In addition, individuals experiencing terminal illnesses are faced with numerous communication challenges that need investigation if there is to be greater understanding about communication at the EOL. Some of the communication challenges are: the navigation of the terminally ill’s identity as it changes in the midst of physical, social, and personal circumstances (Ragan et al., 2008); the performance of self at the EOL to a variety of audience members (i.e., life partner, children, parents, friends, co-workers, health professionals, and clergy) (Keeley & Koenig Kellas, 2005); the discussion of strong and often times negative emotions by seriously ill individuals in the face of impending death (i.e., fear, sadness, anger) (Keeley & Generous, 2015); the role and importance of nonverbal communication during the final stages of the death process (Manusov & Keeley, 2015); the negotiation and communication of the individuals’ final wishes (i.e., death directives, EOL care, when and how to stop treatment of the illness, preference for place of death, and patients’ instructions concerning the arrangements following their death) (Ragan et al., 2008).

Final Conversations with Family and Friends

Terminally ill individuals often look for meaning in their lives and prioritize their relationships at the end of life (EOL). It is through communication with their loved ones that terminally ill individuals frequently find greater meaning about life, death, and what their lives have exemplified for themselves and others. Communication at the EOL is also an opportunity for both the terminally ill individual and family members to have closure. One innovative program of research explores the perspective of those who go on living (e.g., family and friends of the terminally ill) through the use of retrospective interviews with both adults (Keeley, 2007) and children (Keeley et al., 2014) and the development of a new scale exploring final conversations (Generous & Keeley, 2014).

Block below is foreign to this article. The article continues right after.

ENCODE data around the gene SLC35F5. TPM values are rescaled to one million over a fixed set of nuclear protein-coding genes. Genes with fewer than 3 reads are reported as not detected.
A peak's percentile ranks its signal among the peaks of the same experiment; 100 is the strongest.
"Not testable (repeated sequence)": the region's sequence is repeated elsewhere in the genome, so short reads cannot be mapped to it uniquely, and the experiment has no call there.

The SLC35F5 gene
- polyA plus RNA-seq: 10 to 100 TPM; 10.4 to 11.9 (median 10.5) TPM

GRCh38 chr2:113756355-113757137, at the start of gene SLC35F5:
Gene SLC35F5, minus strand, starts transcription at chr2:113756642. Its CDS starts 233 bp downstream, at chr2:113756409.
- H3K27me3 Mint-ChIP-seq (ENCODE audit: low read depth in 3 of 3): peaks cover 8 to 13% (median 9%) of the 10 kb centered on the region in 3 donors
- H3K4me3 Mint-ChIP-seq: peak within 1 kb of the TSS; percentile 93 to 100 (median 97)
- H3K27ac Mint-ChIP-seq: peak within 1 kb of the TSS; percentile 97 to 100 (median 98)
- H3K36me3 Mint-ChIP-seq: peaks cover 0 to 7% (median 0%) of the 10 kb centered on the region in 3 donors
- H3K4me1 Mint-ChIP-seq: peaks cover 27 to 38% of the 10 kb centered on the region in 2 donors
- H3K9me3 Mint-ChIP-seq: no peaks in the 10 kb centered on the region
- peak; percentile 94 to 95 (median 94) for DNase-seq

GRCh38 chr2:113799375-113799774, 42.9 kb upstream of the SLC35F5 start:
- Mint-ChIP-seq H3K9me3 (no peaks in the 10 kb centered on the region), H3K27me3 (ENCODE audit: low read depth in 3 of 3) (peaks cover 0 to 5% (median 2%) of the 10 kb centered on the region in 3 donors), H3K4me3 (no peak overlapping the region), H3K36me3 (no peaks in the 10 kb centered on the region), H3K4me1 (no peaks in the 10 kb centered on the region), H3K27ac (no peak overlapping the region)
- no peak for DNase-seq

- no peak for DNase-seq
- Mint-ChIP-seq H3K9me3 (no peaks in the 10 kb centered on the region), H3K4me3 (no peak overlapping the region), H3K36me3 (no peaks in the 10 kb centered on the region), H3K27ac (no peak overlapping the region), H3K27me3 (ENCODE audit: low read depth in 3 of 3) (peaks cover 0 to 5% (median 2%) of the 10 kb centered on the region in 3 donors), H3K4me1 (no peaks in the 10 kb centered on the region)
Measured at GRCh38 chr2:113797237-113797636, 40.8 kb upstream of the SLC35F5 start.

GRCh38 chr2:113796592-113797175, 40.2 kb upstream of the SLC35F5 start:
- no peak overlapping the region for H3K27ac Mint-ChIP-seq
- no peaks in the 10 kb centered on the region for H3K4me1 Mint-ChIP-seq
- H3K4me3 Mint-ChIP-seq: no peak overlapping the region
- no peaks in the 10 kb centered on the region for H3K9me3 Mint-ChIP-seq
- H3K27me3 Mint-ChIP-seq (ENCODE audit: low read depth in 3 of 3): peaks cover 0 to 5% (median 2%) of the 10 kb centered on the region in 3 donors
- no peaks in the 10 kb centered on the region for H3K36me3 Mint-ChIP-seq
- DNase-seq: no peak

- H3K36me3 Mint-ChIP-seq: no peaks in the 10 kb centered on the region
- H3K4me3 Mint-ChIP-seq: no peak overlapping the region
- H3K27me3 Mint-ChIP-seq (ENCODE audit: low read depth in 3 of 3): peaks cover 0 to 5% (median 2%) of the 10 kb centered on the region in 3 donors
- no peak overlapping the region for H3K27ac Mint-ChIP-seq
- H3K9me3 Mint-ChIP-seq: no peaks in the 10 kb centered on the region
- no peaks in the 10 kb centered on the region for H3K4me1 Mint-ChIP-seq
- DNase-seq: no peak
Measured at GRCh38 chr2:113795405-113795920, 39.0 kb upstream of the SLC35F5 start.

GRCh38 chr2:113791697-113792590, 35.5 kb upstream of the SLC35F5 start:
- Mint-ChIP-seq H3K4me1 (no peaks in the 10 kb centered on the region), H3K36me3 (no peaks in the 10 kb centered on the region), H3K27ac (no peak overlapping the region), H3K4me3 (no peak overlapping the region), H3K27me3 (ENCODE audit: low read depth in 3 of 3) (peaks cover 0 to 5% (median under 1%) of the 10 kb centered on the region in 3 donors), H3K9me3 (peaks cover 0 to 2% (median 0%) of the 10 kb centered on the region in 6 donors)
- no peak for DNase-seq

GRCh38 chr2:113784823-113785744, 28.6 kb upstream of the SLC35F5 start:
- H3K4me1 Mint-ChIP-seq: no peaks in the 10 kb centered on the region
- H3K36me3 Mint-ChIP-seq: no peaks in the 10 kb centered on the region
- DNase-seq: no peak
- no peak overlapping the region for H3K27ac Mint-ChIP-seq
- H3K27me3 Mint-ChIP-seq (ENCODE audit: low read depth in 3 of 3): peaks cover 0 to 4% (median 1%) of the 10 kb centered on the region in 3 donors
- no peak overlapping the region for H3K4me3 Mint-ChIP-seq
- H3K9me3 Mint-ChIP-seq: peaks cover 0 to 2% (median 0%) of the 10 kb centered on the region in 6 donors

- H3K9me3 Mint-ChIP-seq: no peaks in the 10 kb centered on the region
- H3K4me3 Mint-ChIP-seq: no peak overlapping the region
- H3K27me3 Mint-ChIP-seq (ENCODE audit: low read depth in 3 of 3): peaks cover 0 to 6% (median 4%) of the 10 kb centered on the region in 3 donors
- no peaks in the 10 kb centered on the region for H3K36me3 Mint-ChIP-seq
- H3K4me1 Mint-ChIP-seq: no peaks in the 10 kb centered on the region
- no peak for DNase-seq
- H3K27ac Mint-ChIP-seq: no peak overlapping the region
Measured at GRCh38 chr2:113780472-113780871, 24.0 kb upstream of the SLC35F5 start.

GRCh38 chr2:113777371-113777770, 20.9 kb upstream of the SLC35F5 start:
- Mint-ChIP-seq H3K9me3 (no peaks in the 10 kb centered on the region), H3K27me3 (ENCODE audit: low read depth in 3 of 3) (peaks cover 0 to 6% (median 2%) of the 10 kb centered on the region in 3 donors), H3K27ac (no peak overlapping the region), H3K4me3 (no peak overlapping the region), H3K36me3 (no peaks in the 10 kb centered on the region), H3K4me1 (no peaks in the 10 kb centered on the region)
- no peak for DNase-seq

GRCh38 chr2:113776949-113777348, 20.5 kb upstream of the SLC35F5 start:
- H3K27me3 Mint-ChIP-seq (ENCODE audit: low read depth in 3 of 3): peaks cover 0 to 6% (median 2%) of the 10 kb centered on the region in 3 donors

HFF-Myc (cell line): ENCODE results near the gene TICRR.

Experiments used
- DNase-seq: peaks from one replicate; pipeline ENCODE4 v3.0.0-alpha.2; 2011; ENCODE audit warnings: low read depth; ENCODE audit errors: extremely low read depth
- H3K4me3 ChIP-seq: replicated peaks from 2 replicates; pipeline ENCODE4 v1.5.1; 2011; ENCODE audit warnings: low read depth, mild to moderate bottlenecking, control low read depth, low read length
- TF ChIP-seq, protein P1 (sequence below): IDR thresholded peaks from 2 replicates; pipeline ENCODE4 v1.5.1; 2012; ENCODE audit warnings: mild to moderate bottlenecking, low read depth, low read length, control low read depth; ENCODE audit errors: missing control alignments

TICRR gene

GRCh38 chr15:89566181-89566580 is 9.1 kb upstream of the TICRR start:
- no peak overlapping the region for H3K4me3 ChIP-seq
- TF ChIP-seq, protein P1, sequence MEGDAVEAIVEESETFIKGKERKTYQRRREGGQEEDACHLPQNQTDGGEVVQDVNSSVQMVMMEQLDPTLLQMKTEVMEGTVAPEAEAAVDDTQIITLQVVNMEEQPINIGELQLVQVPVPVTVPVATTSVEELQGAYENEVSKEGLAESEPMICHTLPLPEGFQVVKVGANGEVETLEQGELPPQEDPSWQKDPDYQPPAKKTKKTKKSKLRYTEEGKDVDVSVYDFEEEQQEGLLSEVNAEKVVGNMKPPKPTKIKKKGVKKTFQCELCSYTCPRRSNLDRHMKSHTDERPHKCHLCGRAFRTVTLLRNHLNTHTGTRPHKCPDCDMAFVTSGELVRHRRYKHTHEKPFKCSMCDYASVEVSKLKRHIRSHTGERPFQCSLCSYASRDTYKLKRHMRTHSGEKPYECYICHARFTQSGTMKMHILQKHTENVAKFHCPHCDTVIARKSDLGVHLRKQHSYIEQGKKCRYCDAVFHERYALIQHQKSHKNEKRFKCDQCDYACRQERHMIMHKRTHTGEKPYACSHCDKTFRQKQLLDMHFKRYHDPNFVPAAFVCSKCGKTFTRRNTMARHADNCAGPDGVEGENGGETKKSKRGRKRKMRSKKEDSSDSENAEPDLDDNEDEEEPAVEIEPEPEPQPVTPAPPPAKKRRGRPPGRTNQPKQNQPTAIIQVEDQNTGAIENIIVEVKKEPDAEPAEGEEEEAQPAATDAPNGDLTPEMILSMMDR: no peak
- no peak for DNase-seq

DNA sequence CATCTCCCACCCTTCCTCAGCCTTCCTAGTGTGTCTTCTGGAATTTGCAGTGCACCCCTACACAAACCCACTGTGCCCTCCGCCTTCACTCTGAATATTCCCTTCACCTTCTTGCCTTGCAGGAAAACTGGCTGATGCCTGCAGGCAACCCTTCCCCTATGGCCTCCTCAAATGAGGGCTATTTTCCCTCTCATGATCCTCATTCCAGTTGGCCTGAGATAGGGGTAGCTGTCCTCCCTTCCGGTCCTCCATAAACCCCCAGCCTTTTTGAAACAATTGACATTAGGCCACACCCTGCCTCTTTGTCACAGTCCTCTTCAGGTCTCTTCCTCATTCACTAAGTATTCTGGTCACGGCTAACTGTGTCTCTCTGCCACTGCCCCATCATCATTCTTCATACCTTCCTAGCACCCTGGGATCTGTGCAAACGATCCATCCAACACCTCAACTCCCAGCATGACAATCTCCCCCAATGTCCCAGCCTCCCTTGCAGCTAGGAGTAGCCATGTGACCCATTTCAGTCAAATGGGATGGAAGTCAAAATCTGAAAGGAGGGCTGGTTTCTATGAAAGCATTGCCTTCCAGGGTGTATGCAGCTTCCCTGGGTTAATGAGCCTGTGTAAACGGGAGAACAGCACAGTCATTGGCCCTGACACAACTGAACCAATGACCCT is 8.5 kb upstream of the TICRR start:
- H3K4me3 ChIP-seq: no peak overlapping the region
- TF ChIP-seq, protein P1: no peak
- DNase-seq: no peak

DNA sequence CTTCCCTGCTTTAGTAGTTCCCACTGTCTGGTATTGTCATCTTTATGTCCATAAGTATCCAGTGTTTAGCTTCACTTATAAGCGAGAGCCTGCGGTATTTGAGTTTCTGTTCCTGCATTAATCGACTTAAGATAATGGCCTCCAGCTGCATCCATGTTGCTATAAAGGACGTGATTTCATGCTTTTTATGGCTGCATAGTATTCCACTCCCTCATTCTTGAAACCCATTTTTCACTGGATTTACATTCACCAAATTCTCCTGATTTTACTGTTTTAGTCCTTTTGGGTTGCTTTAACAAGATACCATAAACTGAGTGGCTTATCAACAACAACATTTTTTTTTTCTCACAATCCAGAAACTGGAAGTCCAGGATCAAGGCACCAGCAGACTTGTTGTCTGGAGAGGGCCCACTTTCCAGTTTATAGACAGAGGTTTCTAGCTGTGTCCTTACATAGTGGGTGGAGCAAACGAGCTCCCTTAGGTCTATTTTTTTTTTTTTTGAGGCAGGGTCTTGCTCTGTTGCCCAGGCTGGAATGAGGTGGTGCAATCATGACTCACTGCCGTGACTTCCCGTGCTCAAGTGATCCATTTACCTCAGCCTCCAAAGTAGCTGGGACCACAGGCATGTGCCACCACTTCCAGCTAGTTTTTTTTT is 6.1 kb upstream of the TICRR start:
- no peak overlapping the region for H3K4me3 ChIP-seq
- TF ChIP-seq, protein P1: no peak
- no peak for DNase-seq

Final conversations (FCs) are any and all communication (verbal and nonverbal) between the terminally ill and their loved ones that begins with the terminal diagnosis and ends with the death. FCs may take place months, weeks, days, or hours prior to the death and may occur only once, but are often a series of conversations (Keeley, 2007; Keeley et al., 2014). Six themes emerged from the research exploring FCs with both adults and children: love, identity, religious faith/spiritual beliefs messages, everyday talk, difficult relationship talk (Keeley, 2007; Keeley et al., 2014), and instrumental death talk (Generous & Keeley, 2014). Children also stated that they wanted more open discussion regarding death and dying between adults and children (Keeley & Generous, 2014).

Messages of Love

Love expressed in final conversations (FCs) focuses on messages of intimacy, commitment, and affection for one another (Keeley, 2004b). Messages of love were expressed both directly and indirectly. Direct verbal statements included: “I love you” and “you’re the best thing that ever happened to me.” For example, as published in Keeley and Yingling (2007), Sandra shared a story about her surrogate grandfather’s direct message of love: